The theme of this episode of the podcast is all about making Morning Time work for your family. I am joined by Jessica Waldock, host of the Morning Baskets and more Facebook community to talk about how using themes saved her Morning Basket. Jessica homeschools an only-child who likes to deep-dive into topics, so a themed Morning Basket is a perfect fit.
In the show we also talk about the difference between themed Morning Time and unit studies, where Jessica gets her theme ideas, and how Morning Baskets can work in a single-child homeschool.
Links and resources from today’s show:
- SPONSOR: Your Morning Basket Plus
- The Waldock Way
- Connect with The Waldock Way
- Morning Baskets and More Facebook Group
- Mad Libs
- Harry Potter Paperback Box Set (Books 1-7)
- Magic Tree House
- My Magic Tree House Journal: Explore Your World with Jack and Annie!
- YMB #72 Help! My Kid Hates Morning Time
- Sharks Top Trumps Card Game
Pam: This is Your Morning Basket where we help you bring truth, goodness, and beauty to your homeschool day. Hi, everyone, and welcome to episode 79 of the Your Morning Basket podcast. I’m Pam Barnhill, your host, and I am so happy that you are joining me here today. I have a very special guest today on the podcast. It is the lovely Jessica Waldock. Jessica runs the Morning Baskets and More Facebook group, and she also has been doing, writing about, and talking about Morning Baskets on her Instagram account for a couple of years now. One of the great things about Jessica is she is an example of a mom who was doing a Morning Basket with an only child. This is a question we get a lot, “I’ve only got one kid. Why should I be doing a Morning Basket?” Jessica and I are talking about that today, but then we’re also talking about how Jessica has used the idea of basing her Morning Basket around themes to better meet the needs of her daughter and really make Morning Baskets work for her family. You’re going to enjoy this episode of the podcast. We’ll get on with it right after this word from our sponsor.
This episode of the podcast is brought to you by Your Morning Basket Plus. I'm so excited, guys. New in the Your Morning Basket Plus subscription is our Morning Basket Explorers Club. Now, this club features our brand new Morning Basket Explorations kits. Each month, we present a new theme set of explorations on kid-favorite themes. Coming up in the next year, each month, we will be exploring a new theme, themes like flowers, apples, the farm, gratitude, Christmas around the world, Arctic animals, George Washington Carver, who is a favorite Alabama son, the solar system, the Holy Land, gardening, the flag, and sharks. Oh, boy, we are just getting started. We have so many other ideas.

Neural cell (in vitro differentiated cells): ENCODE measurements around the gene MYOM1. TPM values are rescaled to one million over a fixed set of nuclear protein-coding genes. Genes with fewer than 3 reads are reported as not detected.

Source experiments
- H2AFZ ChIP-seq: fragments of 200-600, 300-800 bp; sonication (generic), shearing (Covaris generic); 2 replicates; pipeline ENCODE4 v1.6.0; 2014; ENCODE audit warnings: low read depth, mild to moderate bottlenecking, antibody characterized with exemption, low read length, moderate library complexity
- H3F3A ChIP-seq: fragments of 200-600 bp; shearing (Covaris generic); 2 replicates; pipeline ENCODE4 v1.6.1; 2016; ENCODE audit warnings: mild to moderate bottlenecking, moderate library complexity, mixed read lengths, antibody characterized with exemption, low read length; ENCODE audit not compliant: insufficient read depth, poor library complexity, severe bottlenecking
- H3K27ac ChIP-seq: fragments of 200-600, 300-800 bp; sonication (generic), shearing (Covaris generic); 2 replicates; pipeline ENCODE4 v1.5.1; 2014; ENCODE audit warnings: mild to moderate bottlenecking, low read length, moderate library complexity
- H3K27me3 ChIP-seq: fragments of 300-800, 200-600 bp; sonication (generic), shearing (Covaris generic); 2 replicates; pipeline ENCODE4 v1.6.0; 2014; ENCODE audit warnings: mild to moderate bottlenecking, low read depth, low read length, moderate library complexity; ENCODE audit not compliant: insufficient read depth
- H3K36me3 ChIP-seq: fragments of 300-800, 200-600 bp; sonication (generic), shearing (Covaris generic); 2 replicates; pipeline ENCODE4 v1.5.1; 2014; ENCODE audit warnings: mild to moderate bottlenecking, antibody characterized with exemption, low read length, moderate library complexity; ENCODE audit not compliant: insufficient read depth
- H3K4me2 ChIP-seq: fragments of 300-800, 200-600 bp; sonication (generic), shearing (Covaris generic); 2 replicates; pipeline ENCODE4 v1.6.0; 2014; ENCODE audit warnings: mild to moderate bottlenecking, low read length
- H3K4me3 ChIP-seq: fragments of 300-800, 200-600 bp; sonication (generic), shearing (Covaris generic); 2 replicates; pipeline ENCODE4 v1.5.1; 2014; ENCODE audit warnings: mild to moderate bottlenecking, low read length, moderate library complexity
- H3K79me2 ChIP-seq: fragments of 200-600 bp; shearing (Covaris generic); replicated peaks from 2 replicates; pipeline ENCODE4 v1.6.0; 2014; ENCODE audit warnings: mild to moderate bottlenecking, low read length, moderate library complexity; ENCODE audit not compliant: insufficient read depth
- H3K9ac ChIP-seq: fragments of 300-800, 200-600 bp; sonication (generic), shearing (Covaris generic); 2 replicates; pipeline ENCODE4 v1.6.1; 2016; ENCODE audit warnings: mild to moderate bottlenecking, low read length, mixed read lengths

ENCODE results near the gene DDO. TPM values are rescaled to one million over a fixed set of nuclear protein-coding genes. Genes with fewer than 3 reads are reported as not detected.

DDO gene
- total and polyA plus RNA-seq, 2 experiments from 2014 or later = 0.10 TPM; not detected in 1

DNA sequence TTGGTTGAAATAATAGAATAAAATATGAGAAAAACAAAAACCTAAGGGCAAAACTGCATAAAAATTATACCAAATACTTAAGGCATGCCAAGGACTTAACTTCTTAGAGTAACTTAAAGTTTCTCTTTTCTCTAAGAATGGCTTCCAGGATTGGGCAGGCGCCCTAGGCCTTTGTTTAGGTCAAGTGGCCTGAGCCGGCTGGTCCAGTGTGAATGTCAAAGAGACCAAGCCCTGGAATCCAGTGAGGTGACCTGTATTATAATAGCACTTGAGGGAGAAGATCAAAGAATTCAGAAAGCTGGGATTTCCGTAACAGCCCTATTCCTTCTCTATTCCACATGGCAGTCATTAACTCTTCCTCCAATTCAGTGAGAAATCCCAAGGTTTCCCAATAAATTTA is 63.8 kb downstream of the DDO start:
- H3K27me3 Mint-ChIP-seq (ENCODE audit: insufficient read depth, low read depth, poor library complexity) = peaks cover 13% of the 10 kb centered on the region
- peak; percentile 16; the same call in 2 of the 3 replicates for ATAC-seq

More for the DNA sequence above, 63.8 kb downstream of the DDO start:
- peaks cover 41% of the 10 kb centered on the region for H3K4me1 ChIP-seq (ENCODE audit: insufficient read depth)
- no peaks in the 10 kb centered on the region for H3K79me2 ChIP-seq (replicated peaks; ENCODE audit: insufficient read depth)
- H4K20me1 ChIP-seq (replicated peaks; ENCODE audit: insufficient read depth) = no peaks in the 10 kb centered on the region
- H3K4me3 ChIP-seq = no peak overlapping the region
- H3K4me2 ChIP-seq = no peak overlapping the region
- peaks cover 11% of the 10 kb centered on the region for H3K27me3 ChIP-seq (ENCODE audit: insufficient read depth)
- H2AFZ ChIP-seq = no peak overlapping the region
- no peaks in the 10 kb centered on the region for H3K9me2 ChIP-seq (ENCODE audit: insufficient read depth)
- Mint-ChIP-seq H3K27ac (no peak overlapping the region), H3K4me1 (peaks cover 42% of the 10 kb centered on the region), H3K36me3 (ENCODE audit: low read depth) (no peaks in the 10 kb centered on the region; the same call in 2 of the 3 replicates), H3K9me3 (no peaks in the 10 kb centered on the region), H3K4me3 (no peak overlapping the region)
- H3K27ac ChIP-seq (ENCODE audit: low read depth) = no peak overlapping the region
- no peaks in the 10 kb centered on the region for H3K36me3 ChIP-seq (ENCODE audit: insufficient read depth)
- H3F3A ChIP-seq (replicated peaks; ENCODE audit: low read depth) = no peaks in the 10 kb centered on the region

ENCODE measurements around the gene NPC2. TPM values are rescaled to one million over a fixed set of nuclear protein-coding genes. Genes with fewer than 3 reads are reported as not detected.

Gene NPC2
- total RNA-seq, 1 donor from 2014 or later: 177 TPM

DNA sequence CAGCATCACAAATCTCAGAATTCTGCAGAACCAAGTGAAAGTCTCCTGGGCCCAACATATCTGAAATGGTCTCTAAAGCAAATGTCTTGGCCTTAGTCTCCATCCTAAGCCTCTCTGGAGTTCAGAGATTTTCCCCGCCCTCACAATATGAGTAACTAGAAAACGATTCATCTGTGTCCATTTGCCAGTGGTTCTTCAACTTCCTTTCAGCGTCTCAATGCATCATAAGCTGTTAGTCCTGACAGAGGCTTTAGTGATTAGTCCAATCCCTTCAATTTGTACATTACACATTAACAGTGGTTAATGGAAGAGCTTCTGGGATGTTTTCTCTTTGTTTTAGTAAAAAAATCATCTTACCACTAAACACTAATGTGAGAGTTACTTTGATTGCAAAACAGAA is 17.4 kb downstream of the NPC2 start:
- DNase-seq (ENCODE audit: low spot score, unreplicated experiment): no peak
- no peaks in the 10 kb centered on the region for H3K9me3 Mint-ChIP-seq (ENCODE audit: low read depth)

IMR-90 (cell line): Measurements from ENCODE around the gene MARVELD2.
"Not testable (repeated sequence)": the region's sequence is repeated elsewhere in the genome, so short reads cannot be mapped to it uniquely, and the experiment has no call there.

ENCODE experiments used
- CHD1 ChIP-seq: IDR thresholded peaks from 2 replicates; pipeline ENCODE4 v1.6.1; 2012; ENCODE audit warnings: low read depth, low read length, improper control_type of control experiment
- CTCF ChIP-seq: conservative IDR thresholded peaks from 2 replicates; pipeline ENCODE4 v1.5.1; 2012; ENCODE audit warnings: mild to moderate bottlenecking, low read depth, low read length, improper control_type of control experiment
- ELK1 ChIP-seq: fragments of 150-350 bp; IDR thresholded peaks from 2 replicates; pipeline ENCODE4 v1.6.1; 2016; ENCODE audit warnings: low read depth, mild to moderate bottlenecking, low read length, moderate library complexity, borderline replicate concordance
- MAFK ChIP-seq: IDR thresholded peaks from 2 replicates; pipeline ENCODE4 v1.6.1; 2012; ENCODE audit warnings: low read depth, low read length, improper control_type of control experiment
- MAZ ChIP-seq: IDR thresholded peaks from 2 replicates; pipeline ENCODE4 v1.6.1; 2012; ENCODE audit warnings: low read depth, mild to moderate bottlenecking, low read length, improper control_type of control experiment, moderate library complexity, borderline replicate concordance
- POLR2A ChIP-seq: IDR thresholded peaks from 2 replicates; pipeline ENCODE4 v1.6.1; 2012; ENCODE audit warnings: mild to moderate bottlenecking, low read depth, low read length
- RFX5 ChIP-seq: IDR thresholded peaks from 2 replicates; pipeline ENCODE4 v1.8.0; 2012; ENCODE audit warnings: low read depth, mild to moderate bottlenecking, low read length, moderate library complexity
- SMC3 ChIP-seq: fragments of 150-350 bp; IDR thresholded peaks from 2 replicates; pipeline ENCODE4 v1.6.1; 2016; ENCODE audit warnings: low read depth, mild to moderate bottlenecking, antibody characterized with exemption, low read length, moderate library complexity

Each month, we will put out an exploration guide for moms to set up these explorations. These will include a Do It section of things to do during your Morning Time, a Strew It section with ideas to strew for your kids that they can explore on their own, a Further Exploration section with ideas that your family can do outside of Morning Time like something you can do in the kitchen or a field trip.
We're also going to have level-up ideas that are going to help you bring your older students, your middle school students into the exploration with the rest of the family. It's going to be age-appropriate for them. Now, the guides also feature memorization and music to go with each theme. We're going to include MP3 audios of the memory work and the songs just to make it super easy for your family to memorize or sing along.
The Explorer's Club doesn't stop with the guides. Each month, we're also going to have two live events with your favorite Morning Time teachers that go along with these explorations. If you can't make it to the events live, you're going to have access to the replays. Plus, your family is going to be able to submit your findings and activities at the end of each month and receive a special tracking form and monthly stickers in the mail to document your family's journey as Morning Basket explorers.
Your kids are going to love this, it's going to be so much fun. We are so excited about this new journey we get to share with your family. The Explorer's Club is part of the Your Morning Basket Plus subscription, along with the over 40 sets of done for you Morning Time Plans that are also in the subscription. You can join today and get more information by heading to pambarnhill.com/subscriptions for monthly and annual options. We cannot wait to see you there. Now, on with the podcast.